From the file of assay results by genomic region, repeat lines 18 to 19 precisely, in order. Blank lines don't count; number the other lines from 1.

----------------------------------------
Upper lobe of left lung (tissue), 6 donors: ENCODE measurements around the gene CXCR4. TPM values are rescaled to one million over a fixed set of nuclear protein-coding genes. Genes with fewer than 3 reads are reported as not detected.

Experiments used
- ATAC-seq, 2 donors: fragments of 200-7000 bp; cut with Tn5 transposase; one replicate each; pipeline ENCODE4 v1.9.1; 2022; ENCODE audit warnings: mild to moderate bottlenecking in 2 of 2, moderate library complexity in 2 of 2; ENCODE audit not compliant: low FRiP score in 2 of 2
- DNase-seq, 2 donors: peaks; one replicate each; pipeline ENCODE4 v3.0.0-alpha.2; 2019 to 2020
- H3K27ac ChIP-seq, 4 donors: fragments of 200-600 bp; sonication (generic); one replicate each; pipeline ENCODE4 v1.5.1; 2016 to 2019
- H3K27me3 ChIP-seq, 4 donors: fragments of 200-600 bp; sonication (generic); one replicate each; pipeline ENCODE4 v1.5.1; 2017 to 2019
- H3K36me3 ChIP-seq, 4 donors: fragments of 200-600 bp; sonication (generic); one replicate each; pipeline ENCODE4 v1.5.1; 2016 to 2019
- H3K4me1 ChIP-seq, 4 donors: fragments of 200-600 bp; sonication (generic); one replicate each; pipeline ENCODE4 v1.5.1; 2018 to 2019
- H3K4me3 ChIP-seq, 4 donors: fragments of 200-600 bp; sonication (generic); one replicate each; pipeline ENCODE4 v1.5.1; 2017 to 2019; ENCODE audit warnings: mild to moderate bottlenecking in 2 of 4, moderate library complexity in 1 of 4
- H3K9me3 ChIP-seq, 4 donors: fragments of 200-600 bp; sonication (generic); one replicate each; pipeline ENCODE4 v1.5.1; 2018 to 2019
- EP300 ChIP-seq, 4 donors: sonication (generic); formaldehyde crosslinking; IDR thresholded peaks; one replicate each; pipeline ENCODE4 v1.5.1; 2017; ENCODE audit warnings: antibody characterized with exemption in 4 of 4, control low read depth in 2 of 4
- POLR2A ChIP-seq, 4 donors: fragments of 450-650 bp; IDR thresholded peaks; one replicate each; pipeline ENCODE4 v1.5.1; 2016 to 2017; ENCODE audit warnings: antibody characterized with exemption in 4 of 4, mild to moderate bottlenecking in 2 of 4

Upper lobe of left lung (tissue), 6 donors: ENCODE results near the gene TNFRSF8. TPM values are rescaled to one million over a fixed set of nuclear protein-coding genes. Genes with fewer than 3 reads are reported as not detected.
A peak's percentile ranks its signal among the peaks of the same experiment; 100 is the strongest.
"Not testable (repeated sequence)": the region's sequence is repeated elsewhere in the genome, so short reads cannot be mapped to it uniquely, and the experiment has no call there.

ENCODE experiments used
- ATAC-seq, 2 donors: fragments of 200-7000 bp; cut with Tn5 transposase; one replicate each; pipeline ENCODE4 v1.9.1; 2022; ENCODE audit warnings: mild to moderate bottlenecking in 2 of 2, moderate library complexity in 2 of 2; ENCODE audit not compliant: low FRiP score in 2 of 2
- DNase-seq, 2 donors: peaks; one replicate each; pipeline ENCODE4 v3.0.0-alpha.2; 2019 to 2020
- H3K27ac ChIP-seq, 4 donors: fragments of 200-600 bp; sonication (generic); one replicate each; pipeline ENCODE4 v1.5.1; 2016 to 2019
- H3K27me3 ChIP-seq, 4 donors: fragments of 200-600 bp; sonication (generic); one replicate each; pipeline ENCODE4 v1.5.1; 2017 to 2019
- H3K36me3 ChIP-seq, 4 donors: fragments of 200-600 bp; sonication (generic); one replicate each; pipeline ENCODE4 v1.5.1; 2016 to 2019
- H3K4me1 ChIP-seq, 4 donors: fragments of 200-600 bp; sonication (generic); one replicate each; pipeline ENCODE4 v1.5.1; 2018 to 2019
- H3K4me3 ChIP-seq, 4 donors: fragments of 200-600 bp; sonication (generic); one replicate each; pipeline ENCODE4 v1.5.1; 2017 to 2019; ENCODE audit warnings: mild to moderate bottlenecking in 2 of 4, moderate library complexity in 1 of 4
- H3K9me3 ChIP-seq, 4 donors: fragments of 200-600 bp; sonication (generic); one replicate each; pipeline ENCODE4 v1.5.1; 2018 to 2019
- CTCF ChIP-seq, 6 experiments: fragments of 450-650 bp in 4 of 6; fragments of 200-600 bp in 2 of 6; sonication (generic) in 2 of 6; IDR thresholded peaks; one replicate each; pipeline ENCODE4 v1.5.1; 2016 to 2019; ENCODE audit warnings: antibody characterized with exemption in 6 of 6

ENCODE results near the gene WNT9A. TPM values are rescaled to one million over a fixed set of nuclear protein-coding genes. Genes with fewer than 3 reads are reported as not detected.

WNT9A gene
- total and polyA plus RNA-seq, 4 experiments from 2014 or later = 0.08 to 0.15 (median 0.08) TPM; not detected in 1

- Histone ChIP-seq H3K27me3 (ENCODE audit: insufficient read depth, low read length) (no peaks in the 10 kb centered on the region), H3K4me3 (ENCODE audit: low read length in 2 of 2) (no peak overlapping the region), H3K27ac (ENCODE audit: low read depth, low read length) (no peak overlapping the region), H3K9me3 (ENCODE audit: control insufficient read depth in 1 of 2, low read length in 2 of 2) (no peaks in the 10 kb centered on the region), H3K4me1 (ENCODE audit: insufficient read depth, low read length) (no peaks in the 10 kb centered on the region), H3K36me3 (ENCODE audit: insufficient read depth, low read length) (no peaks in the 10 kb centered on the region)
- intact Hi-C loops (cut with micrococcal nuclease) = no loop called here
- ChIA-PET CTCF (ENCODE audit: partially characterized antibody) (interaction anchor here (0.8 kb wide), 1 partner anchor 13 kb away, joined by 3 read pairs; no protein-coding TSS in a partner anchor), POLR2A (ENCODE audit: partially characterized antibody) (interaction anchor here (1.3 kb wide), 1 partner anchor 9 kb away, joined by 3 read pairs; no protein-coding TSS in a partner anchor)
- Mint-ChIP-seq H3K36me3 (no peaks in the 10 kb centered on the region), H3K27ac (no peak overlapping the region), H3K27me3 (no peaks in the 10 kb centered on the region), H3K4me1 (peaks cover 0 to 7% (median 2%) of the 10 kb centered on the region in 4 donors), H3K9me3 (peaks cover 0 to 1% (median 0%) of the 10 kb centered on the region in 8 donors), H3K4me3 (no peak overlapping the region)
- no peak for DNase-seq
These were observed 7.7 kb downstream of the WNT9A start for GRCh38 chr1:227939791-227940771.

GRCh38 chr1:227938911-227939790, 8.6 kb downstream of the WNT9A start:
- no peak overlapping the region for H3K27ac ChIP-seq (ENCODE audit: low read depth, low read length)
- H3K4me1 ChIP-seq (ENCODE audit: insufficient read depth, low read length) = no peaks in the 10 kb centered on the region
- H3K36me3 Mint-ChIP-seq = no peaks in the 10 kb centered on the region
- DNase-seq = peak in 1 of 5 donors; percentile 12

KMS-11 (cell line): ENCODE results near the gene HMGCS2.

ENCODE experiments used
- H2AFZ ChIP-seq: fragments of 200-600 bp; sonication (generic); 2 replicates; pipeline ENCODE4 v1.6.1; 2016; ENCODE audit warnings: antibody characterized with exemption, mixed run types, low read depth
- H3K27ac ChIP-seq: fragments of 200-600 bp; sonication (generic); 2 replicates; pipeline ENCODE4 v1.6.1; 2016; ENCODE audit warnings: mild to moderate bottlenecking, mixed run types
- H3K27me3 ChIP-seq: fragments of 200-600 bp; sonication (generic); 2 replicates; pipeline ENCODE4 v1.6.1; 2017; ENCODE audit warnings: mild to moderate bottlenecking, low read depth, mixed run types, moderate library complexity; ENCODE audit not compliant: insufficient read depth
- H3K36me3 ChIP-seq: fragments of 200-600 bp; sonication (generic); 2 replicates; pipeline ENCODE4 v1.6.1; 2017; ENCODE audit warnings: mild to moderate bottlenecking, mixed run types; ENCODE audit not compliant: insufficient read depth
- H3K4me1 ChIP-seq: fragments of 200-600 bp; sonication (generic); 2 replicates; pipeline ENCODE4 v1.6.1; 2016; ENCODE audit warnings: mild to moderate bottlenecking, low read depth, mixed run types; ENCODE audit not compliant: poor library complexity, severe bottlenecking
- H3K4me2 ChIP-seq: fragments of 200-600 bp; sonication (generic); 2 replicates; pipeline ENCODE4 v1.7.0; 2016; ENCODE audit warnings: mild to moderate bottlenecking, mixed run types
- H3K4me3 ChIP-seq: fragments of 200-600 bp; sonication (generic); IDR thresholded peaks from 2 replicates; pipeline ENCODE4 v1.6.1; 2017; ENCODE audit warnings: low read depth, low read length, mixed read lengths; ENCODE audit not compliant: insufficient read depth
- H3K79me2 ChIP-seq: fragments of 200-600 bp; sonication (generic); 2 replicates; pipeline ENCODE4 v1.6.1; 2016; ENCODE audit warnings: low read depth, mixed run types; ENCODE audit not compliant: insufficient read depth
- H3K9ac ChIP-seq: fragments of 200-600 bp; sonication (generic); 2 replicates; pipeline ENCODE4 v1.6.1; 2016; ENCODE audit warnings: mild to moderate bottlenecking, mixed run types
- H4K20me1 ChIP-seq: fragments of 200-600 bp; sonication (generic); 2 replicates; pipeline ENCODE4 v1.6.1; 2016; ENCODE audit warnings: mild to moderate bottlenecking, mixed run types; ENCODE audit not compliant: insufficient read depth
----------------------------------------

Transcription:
- DNase-seq, 2 donors: peaks; one replicate each; pipeline ENCODE4 v3.0.0-alpha.2; 2019 to 2020
- H3K27ac ChIP-seq, 4 donors: fragments of 200-600 bp; sonication (generic); one replicate each; pipeline ENCODE4 v1.5.1; 2016 to 2019